In January 2008, Chairman Howard Schultz resumed his roles as President and CEO after an eight year hiatus, replacing Jim Donald, who took the posts in 2005 but was asked to step down after sales slowed in 2007. Schultz aims to restore what he calls the "distinctive Starbucks experience" in the face of rapid expansion. Analysts believe that Schultz must determine how to contend with higher materials prices and enhanced competition from lower-price fast food chains, including McDonald's and Dunkin' Donuts. Starbucks announced it will discontinue its warm breakfast sandwich products, originally intended to launch nationwide in 2008, in order to refocus the brand on coffee, but the sandwiches were reformulated to deal with complaints and the product line stayed. On February 23, 2008, Starbucks closed its stores from 5:30-9:00 p.m. local time to train its baristas.

Recent changes
A typical sales area, this one in Peterborough, UK, showing a display of food and the beverage preparation area

In March 2008, Schultz made several announcements to Starbucks shareholders. Schultz introduced Starbucks' "state of the art espresso system", the Thermoplan AG manufactured Mastrena, which replaced their previous superauto, the Thermoplan Verismo 801 (known internationally as the Thermoplan Black & White). Starbucks also announced that the company hopes to enter the energy drink market. Pre-ground beans will no longer be used, so that the grinding of whole bean coffee will "bring aroma, romance and theater" to American stores. The company also announced the acquisition of The Coffee Equipment Company, the manufacturer of the Clover Brewing System. They are currently test marketing this "fresh-pressed" coffee system at six Starbucks locations; three in Seattle, and three in Boston.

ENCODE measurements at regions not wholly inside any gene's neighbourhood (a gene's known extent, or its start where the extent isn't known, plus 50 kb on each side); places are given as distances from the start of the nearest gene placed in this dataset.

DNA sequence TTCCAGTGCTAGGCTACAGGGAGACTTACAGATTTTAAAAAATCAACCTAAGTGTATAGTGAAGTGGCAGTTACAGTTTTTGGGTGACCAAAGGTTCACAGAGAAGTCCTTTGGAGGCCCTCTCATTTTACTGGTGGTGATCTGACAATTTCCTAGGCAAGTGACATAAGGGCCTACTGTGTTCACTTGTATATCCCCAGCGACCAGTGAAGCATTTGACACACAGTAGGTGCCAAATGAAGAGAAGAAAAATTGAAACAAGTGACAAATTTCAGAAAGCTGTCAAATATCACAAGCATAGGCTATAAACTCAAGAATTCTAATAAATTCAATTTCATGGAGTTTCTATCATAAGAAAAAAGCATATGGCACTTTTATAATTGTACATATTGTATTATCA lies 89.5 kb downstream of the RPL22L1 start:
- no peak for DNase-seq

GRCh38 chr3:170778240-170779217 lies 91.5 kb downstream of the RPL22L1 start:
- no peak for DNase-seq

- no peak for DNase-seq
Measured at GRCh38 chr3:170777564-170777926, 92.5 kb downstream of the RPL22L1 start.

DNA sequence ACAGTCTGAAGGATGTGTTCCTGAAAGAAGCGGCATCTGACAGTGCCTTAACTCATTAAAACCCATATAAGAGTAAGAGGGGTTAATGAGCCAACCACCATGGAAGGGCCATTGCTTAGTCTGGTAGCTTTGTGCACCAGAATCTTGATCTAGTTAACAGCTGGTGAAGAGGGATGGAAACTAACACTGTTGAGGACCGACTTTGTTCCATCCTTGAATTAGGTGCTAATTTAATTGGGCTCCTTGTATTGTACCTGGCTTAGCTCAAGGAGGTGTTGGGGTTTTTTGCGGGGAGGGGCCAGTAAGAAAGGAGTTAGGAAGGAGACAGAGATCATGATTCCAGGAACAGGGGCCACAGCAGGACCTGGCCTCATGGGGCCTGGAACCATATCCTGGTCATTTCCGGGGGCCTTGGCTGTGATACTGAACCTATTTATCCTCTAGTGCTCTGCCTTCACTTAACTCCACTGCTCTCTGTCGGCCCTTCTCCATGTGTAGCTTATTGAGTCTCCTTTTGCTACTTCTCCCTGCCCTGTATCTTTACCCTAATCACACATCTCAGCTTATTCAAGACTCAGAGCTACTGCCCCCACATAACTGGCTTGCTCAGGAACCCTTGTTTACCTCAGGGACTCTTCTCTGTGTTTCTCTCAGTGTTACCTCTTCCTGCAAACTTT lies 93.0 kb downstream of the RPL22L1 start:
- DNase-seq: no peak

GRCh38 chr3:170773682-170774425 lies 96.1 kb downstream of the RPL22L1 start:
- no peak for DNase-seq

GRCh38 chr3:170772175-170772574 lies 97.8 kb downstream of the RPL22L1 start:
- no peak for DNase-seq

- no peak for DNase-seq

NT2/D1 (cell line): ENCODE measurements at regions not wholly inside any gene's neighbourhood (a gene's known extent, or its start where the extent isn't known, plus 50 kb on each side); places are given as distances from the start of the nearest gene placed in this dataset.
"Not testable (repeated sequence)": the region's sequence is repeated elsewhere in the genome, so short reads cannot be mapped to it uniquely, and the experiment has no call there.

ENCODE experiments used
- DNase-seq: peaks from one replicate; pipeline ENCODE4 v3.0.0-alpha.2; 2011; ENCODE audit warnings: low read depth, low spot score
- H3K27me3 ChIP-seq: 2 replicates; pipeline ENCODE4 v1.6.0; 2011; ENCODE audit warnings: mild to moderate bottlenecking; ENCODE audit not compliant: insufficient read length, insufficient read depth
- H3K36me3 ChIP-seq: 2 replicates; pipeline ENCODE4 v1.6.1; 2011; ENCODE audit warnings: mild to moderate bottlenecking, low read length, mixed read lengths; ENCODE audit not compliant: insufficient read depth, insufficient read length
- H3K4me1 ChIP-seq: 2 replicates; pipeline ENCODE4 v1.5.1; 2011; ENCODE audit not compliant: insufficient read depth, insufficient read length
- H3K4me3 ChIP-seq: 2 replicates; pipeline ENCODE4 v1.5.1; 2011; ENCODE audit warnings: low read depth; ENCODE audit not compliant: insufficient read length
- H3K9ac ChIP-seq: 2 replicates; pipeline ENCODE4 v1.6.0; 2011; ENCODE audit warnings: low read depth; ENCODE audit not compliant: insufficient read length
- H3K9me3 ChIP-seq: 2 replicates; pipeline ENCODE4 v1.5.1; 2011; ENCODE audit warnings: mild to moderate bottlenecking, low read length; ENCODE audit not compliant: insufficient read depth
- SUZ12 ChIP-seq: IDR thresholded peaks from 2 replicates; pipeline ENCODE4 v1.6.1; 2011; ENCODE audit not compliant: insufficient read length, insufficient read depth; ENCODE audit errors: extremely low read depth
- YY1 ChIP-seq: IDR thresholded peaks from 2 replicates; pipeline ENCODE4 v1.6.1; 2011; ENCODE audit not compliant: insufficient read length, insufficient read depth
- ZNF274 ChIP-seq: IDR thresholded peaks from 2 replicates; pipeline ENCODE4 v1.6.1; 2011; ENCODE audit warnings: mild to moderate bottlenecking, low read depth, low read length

Starbucks stopped using milk originating from rBGH-treated cows in 2007.